Cary Grade School District 26 Prepares for Little State Aid

The following was written by Cary Elementary School Board President Scott Coffey under the article about the high effective tax rates paid in McHenry County, compared to the rest of the Chicago Metropolitan Area:

Regarding General State Aid for Chicago vs the suburbs below are some observations:

1. For 2017, Chicago will receive $1.1 billion in GSA ($3,183/pupil) with $704 million (or 64%) coming from the Poverty Grant component of GSA and the remainder coming from the Foundation formula which is primarily driven by EAV.

2. Crystal Lake D-47 will receive $8.8 million in GSA (only $1,246/pupil) with $1.0 million (or 12.5%) sourced from the Poverty Grant formula and $7.8 million from the Foundation component which is driven by EAV.

The GSA formula is structurally designed to more heavily weight funding to the Poverty Grant component based on DHS Low Income counts.

Therefore, the big winners in GSA funding will be democrat controlled cities (i.e. Chicago, Waukegan, Rockford, Elgin, etc.) given their high DHS Low Income counts.

Combine the GSA funding disparity with Chicago’s large EAV base and all the other funding Chicago receives from the State for categorical reimbursement and Federal sources, and you get a massive contrast in educational spending between Chicago and a suburban district.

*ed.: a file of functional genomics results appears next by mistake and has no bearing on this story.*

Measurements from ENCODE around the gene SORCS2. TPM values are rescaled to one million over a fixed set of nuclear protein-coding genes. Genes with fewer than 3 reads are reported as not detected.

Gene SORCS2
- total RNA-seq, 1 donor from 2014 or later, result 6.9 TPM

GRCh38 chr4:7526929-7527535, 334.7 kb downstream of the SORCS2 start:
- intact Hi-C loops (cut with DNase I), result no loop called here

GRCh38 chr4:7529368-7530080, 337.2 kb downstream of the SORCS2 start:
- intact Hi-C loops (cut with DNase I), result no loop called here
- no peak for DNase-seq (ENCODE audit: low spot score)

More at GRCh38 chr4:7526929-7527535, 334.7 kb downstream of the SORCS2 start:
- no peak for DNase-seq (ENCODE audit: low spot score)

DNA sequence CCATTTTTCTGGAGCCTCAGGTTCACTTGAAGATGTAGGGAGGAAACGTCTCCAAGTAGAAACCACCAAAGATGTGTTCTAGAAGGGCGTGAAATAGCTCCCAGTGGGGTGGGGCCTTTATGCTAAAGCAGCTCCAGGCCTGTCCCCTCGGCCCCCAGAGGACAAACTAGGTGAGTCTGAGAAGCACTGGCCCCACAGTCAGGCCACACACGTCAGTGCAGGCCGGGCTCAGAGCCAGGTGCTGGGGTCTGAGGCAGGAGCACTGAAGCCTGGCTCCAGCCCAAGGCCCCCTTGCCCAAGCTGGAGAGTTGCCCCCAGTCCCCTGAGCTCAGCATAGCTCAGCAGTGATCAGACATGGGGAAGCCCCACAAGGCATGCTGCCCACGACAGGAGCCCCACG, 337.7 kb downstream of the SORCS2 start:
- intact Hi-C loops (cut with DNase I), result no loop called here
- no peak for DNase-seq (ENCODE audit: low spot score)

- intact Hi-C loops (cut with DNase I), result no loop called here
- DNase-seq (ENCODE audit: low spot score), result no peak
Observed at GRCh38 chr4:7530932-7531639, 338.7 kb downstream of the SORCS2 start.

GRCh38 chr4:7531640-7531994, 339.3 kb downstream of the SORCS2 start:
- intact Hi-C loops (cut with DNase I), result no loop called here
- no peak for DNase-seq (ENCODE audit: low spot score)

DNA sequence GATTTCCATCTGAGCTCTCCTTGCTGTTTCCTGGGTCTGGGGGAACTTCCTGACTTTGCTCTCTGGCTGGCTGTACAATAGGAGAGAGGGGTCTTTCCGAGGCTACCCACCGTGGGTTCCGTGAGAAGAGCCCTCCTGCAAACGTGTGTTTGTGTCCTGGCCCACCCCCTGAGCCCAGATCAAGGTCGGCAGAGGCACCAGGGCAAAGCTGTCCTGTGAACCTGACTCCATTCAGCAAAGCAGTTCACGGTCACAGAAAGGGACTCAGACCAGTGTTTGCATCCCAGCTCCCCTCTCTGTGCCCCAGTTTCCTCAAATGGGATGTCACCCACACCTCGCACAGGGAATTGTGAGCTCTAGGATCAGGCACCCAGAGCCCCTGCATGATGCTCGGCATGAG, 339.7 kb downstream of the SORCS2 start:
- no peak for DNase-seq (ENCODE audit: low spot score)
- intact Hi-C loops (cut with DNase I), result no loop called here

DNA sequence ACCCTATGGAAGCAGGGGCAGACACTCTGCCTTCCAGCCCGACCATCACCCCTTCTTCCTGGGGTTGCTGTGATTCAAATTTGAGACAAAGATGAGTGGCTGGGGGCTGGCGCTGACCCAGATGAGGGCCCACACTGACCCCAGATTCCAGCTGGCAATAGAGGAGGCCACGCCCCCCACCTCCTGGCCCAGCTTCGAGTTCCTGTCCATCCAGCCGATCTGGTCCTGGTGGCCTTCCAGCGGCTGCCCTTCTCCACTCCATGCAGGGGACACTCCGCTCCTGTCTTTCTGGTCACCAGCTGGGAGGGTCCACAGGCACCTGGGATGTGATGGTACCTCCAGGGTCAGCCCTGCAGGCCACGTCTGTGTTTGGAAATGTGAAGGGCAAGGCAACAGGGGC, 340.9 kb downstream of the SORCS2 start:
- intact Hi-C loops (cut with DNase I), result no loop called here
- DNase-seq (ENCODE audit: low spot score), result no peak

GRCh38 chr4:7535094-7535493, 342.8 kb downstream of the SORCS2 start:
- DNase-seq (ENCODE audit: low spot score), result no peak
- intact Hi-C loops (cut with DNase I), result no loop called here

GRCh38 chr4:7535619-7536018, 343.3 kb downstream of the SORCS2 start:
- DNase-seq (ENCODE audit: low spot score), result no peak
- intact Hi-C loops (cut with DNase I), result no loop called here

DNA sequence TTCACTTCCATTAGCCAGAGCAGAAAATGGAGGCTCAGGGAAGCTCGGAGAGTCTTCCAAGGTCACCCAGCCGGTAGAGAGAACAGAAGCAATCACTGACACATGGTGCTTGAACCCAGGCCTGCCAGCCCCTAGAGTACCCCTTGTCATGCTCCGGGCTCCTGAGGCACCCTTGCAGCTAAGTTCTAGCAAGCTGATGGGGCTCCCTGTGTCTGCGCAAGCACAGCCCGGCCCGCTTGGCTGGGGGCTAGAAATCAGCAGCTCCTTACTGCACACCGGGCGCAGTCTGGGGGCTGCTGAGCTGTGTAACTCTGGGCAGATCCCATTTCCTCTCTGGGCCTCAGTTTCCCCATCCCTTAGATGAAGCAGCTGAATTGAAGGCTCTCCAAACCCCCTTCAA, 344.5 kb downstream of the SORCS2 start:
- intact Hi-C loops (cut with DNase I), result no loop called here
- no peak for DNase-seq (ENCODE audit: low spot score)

Per ISBE, Chicago spends $9,778 per pupil on “Instructuctional Spending” alone.

Contrast that against local unit district’s spending rates of $4,879/pupil for Huntley 158 and $6,593 for Woodstock 200.

And this funding disparity will only grow worse as the legislature continues its efforts to modify state funding legislation to “re-distribute the wealth” away from the suburbs and send it over to Chicago, Waukegan, Rockford, etc.

For my district, Cary #26, we’ve spent years driving our operating cost structure down with the expectation that we’ll have to fund operations primarily on local resources.

ISBE has already scored several proposals over the last couple of years, and I don’t think too many McHenry County districts avoid a painful hit.


Comments

Cary Grade School District 26 Prepares for Little State Aid — 8 Comments

  1. Cary District 26 does not have Board Packets.

    The do have board agendas.

    And Board minutes.

    But no board packets.

    A board packet has all the board documents for the meeting in one pdf attachment.

  2. Oh I see now.

    Thanks.

    Can a note and link be included fron the BOE Agendas and meeting logs page.

    —–

    What excuse do the bigger unit and high school districts have for not posting board packets.

    Such as Crystal Lake High School District 155 and Woodstock District 200.

  3. I live in unincorporated MC & also
    District 26.

    Appreciate cutting operation costs
    But the problem her are teachers &
    Administrator salaries & pensions
    Creating the SERIOUS TAX burden.

    Understand that dialing this back
    Isn’t easy, but this has to be done.